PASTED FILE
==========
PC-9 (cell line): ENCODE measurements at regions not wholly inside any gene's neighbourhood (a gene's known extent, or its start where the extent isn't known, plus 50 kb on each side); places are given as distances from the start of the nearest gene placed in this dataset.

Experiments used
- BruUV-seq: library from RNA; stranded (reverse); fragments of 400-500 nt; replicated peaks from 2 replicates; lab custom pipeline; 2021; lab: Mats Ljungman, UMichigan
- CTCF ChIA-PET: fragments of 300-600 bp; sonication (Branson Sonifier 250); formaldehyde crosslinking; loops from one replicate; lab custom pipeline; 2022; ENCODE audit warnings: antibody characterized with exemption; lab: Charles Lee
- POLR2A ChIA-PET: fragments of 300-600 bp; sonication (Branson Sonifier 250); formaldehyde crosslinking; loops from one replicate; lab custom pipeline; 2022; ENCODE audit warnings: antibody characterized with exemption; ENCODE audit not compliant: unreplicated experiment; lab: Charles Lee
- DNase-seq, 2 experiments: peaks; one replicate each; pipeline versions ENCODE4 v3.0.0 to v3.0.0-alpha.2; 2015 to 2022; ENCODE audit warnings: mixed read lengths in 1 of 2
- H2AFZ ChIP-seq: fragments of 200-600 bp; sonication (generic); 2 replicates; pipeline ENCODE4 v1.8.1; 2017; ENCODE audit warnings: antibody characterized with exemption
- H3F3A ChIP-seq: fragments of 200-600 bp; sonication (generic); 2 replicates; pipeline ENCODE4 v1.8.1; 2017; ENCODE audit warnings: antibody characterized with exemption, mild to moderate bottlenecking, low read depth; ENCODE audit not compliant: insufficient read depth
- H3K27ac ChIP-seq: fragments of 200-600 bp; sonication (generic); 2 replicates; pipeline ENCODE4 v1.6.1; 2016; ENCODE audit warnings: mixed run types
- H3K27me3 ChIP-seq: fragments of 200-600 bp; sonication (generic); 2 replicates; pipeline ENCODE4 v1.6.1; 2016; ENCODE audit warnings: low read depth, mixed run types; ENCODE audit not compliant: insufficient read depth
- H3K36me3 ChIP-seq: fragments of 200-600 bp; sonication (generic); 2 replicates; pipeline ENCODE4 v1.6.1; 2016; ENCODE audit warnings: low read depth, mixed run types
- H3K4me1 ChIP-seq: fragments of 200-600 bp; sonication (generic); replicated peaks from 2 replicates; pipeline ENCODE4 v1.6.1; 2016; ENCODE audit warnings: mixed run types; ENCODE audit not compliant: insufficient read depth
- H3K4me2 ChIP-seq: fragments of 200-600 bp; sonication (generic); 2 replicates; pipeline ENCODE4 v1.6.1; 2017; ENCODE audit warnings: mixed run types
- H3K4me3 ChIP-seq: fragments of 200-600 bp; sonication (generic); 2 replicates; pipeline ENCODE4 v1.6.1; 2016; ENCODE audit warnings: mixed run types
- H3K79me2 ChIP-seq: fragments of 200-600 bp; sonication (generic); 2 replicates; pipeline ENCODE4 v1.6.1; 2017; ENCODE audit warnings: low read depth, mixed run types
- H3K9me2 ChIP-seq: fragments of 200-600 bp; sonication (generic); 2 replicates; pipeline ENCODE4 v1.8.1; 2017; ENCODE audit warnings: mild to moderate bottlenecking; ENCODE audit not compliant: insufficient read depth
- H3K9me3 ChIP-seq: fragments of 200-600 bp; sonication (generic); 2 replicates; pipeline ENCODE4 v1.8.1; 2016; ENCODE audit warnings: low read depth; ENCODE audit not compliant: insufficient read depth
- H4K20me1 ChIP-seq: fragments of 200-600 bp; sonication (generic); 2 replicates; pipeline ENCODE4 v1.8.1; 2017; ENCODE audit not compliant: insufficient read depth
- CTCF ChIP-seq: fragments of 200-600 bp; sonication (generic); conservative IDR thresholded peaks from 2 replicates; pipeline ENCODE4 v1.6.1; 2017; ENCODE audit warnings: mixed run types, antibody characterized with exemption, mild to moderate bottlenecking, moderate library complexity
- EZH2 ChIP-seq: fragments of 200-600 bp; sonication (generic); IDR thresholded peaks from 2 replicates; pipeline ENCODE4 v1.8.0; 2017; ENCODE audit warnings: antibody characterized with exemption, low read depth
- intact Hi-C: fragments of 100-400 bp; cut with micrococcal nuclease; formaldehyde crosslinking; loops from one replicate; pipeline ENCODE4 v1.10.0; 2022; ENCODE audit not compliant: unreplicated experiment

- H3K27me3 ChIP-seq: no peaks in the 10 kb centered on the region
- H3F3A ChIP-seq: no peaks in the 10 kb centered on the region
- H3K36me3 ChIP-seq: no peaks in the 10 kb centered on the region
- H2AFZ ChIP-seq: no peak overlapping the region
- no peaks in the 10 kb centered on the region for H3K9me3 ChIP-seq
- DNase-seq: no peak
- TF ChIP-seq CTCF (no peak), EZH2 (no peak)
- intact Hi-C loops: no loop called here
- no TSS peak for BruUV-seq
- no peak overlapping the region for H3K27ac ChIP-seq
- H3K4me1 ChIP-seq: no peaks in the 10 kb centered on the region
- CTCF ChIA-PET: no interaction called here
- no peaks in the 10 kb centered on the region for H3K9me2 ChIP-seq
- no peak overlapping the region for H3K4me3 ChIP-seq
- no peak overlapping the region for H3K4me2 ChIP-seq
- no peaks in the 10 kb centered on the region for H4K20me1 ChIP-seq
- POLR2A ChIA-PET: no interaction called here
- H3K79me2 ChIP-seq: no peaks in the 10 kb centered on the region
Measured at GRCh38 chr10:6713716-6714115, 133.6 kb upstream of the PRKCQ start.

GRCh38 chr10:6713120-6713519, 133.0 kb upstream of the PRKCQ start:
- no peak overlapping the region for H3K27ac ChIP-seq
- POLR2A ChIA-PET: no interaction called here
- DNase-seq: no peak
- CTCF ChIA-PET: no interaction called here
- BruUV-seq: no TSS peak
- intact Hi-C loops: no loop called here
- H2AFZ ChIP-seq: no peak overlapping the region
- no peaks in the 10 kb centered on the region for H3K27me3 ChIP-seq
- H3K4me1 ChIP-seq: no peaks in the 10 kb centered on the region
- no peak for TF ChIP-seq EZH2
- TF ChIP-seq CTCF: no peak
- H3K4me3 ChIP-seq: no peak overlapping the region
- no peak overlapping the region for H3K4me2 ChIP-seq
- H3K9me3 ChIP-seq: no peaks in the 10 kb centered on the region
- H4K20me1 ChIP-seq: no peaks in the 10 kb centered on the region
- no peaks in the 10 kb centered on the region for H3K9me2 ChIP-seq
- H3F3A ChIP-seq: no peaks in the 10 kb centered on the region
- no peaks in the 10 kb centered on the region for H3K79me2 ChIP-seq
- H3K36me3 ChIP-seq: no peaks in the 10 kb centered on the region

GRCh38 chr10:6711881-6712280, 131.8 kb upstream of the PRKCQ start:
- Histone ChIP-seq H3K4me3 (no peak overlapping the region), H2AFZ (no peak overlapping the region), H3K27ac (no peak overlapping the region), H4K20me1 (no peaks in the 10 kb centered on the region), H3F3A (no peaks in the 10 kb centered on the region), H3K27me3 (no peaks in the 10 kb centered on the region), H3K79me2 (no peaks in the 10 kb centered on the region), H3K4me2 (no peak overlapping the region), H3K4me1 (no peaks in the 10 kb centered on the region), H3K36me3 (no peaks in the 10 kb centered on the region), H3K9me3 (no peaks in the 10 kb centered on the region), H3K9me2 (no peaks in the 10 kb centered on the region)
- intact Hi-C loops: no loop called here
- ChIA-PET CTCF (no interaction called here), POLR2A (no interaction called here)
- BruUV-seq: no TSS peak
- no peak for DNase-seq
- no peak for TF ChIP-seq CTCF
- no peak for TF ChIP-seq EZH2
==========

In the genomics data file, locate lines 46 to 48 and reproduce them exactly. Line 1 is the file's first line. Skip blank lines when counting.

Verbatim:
- BruUV-seq: no TSS peak
- intact Hi-C loops: no loop called here
- H2AFZ ChIP-seq: no peak overlapping the region